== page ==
Not secret now!

Does this mean no swearing?


I guess they are!

Perhaps if you run fast enough, you can stay on the surface

Is this a license to mug the visitors?

Darling Harbour is definitely worth a visit next time you are in Sydney!

Elizabeth Coughlan


Nundle "Go For Gold" Chinese Easter Festival, NSW, Australia

These Chinese lions were a prominent feature of the festival.
Their tricks brought gasps of amazement from the people watching.

In Chinese culture, the lion is a symbol of stability and superiority. The purpose of the lion dance is to chase away ghosts and evil spirits.

The lions danced for the crowd…

…accompanied by a percussion band

The noise of the drums, gongs, and cymbals is intended to drive away the evil spirits, as the lions dance to their special rhythm.

The lions took to the air in daring performances, each trying to outdo the other

The crowd loved the yellow lion’s antics…

…especially his balancing act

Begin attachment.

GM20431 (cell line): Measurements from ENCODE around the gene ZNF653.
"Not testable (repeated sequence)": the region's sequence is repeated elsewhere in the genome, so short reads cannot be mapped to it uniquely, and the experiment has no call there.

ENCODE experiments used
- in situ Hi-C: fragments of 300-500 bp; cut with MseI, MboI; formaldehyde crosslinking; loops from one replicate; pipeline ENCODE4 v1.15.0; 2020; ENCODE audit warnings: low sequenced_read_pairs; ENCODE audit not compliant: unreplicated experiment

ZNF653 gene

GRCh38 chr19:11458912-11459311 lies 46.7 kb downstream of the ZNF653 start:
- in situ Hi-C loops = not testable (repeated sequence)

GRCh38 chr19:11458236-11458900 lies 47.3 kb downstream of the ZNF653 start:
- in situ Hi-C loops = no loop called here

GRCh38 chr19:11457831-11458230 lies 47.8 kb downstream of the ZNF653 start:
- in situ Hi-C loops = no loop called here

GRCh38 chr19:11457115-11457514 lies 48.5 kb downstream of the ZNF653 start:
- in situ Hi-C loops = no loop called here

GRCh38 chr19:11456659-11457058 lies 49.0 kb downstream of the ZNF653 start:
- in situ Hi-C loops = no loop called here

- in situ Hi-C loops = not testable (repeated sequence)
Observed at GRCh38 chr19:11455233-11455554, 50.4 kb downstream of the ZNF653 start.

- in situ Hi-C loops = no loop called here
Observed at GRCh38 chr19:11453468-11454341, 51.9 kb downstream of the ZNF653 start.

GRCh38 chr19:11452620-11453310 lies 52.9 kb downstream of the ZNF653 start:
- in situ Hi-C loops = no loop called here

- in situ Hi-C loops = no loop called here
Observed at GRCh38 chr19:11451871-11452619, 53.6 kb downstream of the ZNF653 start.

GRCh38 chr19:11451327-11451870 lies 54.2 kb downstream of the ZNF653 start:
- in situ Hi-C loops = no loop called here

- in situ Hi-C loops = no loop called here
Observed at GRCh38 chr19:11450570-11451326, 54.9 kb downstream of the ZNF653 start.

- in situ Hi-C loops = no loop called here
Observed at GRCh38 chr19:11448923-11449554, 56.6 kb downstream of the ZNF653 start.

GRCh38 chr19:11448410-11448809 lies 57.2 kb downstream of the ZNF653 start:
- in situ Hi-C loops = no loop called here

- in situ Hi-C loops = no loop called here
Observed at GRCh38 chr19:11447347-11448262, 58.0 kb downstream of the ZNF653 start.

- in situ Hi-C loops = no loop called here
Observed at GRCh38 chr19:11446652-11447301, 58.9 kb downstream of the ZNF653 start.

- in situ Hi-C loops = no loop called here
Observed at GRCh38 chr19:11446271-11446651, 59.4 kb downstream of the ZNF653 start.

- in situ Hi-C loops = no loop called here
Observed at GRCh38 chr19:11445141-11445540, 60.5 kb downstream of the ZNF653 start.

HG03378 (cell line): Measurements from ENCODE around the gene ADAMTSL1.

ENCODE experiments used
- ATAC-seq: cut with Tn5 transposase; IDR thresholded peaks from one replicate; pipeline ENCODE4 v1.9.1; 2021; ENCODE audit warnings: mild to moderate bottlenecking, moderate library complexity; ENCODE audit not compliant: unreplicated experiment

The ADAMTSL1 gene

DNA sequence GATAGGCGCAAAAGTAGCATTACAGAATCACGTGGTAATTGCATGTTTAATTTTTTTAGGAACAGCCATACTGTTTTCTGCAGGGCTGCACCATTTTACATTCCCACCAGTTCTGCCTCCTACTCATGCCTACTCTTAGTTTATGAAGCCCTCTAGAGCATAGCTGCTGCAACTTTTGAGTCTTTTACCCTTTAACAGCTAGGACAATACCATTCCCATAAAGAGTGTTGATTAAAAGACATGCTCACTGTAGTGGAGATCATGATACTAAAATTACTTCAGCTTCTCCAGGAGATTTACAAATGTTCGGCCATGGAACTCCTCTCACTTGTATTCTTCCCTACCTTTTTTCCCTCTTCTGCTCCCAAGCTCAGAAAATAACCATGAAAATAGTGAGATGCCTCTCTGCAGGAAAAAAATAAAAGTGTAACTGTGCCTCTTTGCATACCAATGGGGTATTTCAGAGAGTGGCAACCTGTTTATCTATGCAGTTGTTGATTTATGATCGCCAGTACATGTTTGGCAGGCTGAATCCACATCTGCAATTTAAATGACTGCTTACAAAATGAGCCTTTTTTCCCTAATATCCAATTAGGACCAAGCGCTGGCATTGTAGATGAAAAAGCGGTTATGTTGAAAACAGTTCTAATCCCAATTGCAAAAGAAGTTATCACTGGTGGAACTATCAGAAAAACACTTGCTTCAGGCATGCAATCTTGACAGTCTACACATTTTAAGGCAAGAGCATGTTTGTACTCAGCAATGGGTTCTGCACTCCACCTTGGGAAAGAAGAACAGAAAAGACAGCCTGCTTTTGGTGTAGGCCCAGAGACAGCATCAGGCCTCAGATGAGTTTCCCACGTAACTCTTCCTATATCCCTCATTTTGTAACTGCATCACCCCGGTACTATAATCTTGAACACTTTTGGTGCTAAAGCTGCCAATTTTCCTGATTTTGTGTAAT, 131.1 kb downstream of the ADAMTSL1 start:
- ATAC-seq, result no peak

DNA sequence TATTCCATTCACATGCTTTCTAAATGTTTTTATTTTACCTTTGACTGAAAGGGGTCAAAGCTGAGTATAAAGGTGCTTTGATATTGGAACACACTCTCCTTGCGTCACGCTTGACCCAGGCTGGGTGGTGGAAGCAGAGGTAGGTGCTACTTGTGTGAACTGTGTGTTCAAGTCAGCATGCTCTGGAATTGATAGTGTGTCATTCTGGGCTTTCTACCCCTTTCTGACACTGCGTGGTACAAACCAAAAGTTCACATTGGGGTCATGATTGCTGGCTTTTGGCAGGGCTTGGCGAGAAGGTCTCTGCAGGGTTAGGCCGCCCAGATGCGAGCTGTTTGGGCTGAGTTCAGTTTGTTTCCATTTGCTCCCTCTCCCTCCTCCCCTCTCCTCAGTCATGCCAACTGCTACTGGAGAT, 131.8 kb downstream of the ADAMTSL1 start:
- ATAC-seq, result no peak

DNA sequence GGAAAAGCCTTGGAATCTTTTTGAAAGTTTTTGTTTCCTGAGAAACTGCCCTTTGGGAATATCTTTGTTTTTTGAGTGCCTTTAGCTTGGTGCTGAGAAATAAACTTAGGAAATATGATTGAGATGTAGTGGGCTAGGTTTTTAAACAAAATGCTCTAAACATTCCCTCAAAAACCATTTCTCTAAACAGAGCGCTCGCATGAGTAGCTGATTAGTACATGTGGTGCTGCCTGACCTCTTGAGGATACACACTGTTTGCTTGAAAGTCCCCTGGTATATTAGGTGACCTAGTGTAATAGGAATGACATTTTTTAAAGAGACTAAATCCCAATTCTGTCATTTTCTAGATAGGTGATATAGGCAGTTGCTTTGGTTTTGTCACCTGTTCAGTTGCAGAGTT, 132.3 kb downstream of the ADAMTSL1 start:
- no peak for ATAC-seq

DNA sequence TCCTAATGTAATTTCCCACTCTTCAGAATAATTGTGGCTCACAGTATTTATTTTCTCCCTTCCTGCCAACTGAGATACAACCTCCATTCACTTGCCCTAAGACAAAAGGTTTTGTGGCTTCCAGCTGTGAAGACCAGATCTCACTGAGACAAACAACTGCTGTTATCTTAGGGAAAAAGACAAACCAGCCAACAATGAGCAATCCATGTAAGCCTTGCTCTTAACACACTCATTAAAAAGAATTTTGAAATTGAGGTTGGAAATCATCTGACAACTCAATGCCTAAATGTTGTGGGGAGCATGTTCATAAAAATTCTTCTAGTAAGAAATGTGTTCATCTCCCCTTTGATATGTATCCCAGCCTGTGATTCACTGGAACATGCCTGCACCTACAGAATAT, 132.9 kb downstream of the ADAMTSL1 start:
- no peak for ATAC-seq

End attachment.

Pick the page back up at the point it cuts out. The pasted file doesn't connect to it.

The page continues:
This lion showed great coordination

As the show ended, people put money into red envelopes 
and fed them to the lions for good luck.

Then along came the dragon parade

The Chinese Dragon is greatly respected in Chinese society, unlike its western counterpart that is generally greatly feared. The Chinese associate their dragons with positive traits like goodness, greatness, blessing, boldness, intelligence, abundance and prosperity.

…although this dragon looked pretty fierce to me!

The Nundle Go for Gold Chinese Easter Festival was a very popular event...

There was a carnival atmosphere, with stalls selling all manner of things,
and happy people everywhere.

Lots of people tried their hand at gold panning during the festival.

Gold was the original reason why Chinese flocked to this area in Australia. From the 1850’s to the 1880’s thousands of people from all over joined the gold rush here. Most of them for the gold, but others came to set up stores and gardens to supply the diggers. Although many Chinese left as the gold ran out, choosing to try their luck elsewhere, some stayed and became a permanent part of Nundle’s history.

The notice says "Steam Engine. Built 1872 in Lincoln England, making it 130 years old. 
Built by Ruston Hornsby Ltd." (Their maths is slightly out!)

Two lovely Chinese ladies